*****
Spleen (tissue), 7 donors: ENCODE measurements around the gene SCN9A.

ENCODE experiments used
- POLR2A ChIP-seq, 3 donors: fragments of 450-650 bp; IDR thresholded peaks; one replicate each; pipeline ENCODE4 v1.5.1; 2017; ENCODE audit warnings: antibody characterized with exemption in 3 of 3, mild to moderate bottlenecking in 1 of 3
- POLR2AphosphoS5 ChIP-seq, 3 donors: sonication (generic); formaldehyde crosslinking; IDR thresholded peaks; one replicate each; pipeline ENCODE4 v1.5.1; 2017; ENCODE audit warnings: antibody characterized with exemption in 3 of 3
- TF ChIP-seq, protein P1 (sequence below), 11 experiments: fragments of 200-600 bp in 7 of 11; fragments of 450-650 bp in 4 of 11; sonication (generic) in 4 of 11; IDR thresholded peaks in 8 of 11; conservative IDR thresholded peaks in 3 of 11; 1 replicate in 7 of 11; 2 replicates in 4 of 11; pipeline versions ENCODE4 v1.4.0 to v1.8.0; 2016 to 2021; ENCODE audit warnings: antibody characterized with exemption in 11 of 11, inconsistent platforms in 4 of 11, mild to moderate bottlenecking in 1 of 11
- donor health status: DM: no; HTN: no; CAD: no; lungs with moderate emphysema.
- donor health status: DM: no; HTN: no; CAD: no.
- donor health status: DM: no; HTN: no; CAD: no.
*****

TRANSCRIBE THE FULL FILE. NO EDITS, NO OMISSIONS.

Spleen (tissue), 7 donors: ENCODE measurements around the gene SCN9A.

ENCODE experiments used
- POLR2A ChIP-seq, 3 donors: fragments of 450-650 bp; IDR thresholded peaks; one replicate each; pipeline ENCODE4 v1.5.1; 2017; ENCODE audit warnings: antibody characterized with exemption in 3 of 3, mild to moderate bottlenecking in 1 of 3
- POLR2AphosphoS5 ChIP-seq, 3 donors: sonication (generic); formaldehyde crosslinking; IDR thresholded peaks; one replicate each; pipeline ENCODE4 v1.5.1; 2017; ENCODE audit warnings: antibody characterized with exemption in 3 of 3
- TF ChIP-seq, protein P1 (sequence below), 11 experiments: fragments of 200-600 bp in 7 of 11; fragments of 450-650 bp in 4 of 11; sonication (generic) in 4 of 11; IDR thresholded peaks in 8 of 11; conservative IDR thresholded peaks in 3 of 11; 1 replicate in 7 of 11; 2 replicates in 4 of 11; pipeline versions ENCODE4 v1.4.0 to v1.8.0; 2016 to 2021; ENCODE audit warnings: antibody characterized with exemption in 11 of 11, inconsistent platforms in 4 of 11, mild to moderate bottlenecking in 1 of 11
- donor health status: DM: no; HTN: no; CAD: no; lungs with moderate emphysema.
- donor health status: DM: no; HTN: no; CAD: no.
- donor health status: DM: no; HTN: no; CAD: no.